Consider two of the most famous passages ever written about market society. The first, by Adam Smith, sketches an image of market society as a free society of equals: When an animal wants to obtain something either of a man or of another animal, it has no other means of persuasion but to gain the favour of those whose service it requires. A ... spaniel endeavours by a thousand attractions to engage the attention of its master who is at dinner, when it wants to be fed by him. Man sometimes uses the same arts with his brethren, and ... endeavours by every servile and fawning attention to obtain their good will. ... But man has almost constant occasion for the help of his brethren, and it is in vain for him to expect it from their benevolence only. He will be more likely to prevail if he can interest their self-love in his favour, and shew them that it is for their own advantage to do for him what he requires of them. Whoever offers to another a bargain of any kind, proposes to do this. Give me that which I want, and you shall have this which you want, is the meaning of every such offer. ... It is not from the benevolence of the butcher, the brewer, or the baker, that we expect our dinner, but from their regard to their own interest. We address ourselves, not to their humanity but to their self-love. ... Nobody but a beggar chuses to depend chiefly upon the benevolence of his fellow-citizens.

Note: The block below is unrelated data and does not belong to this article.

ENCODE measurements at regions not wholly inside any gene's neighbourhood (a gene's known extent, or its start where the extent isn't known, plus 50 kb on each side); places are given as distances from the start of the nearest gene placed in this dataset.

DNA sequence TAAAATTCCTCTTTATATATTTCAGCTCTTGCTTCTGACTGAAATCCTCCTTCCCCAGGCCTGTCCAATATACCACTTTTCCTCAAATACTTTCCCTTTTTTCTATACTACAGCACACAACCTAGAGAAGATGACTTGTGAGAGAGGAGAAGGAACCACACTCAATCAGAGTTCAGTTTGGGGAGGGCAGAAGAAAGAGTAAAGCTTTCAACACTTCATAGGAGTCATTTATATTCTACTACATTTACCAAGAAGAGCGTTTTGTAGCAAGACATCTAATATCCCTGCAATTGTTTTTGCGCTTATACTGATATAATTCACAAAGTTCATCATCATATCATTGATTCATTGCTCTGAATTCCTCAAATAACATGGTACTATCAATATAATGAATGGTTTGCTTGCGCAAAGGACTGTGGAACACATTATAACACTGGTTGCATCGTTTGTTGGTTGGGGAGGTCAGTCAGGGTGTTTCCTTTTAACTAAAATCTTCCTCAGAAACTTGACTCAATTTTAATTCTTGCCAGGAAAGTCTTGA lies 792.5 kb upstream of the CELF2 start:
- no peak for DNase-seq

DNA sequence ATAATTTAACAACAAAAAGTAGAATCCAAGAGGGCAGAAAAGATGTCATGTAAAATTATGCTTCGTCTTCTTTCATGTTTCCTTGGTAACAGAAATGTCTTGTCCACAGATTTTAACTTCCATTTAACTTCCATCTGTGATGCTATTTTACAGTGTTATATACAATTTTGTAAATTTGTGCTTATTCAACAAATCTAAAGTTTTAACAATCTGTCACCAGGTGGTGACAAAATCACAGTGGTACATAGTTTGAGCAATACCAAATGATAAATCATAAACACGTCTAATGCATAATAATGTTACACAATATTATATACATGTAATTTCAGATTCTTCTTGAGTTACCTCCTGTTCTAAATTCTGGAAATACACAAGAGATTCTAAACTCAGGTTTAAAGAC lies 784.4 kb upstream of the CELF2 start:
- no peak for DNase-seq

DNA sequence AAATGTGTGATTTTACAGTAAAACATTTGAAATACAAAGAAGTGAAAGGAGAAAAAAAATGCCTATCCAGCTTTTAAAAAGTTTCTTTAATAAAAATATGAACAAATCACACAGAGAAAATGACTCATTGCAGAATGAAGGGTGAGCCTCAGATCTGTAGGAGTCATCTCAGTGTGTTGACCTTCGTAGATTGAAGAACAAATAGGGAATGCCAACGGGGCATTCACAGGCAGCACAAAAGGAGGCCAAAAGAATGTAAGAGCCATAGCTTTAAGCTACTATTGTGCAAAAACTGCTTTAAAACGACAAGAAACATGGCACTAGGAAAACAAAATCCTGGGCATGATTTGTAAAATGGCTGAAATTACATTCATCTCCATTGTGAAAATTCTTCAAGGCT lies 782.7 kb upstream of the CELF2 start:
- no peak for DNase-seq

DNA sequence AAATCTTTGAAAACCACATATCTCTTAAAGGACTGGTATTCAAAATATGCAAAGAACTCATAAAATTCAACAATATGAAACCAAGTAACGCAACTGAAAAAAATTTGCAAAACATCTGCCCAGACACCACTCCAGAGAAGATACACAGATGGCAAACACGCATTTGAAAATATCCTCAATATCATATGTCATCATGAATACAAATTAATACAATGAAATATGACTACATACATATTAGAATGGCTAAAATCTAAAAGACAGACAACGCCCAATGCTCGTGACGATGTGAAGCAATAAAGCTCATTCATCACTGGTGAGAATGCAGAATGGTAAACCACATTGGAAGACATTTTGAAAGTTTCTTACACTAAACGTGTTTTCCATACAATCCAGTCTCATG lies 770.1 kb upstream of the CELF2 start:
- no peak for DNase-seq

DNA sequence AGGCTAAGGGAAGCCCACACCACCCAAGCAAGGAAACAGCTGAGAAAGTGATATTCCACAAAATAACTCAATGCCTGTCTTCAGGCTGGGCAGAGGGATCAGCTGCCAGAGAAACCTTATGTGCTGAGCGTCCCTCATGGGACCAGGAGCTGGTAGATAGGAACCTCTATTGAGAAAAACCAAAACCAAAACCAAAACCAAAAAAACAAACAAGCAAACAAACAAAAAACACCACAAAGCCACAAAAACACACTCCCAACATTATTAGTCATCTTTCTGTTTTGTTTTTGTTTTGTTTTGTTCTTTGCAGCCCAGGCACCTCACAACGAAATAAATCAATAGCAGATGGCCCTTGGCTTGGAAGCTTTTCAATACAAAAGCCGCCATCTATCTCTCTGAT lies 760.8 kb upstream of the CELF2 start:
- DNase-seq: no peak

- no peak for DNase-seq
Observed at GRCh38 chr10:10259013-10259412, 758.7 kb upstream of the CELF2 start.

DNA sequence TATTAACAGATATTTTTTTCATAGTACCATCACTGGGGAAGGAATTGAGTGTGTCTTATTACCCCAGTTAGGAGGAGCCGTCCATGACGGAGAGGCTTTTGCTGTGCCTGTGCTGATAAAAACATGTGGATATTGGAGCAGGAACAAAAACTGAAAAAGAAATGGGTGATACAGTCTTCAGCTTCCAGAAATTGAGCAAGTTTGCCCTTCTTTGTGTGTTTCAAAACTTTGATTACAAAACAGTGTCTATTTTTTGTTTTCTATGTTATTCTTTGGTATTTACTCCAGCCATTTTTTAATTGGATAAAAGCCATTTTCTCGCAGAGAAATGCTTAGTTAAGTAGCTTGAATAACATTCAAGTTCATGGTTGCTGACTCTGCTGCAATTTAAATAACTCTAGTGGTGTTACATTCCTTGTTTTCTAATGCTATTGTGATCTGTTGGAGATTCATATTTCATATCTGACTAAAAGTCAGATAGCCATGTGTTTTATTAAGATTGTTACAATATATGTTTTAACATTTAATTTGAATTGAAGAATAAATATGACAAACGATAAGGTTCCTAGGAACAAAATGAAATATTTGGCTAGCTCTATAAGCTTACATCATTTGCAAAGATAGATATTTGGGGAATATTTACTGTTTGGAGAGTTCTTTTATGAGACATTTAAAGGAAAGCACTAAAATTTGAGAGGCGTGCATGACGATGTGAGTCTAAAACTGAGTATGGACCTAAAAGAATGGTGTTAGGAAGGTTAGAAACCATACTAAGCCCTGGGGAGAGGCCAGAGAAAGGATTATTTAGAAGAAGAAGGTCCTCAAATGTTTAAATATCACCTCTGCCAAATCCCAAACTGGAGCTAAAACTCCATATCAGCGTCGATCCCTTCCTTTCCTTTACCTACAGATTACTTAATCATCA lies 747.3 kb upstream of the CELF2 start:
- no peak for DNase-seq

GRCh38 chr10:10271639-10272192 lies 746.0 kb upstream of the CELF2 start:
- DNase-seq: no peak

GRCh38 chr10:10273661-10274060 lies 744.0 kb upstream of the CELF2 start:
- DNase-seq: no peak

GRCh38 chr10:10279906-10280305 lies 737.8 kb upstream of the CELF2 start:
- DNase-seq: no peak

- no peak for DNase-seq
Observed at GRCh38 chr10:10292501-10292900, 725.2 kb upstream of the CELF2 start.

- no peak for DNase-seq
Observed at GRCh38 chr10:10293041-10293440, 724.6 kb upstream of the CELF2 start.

The second passage is by Karl Marx. He recasts Smith's image of the market as a mere portal into relations of domination and subordination:

[The] sphere ... within whose boundaries the sale and purchase of labour-power goes on, is in fact a very Eden of the innate rights of man. There alone rule Freedom, Equality, Property and Bentham. Freedom, because both buyer and seller of a commodity, say of labour-power, are constrained only by their own free will. They contract as free agents, and the agreement they come to, is but the form in which they give legal expression to their common will. Equality, because each enters into relation with the other, as with a simple owner of commodities, and they exchange equivalent for equivalent. Property, because each disposes only of what is his own. And Bentham, because each looks only to himself....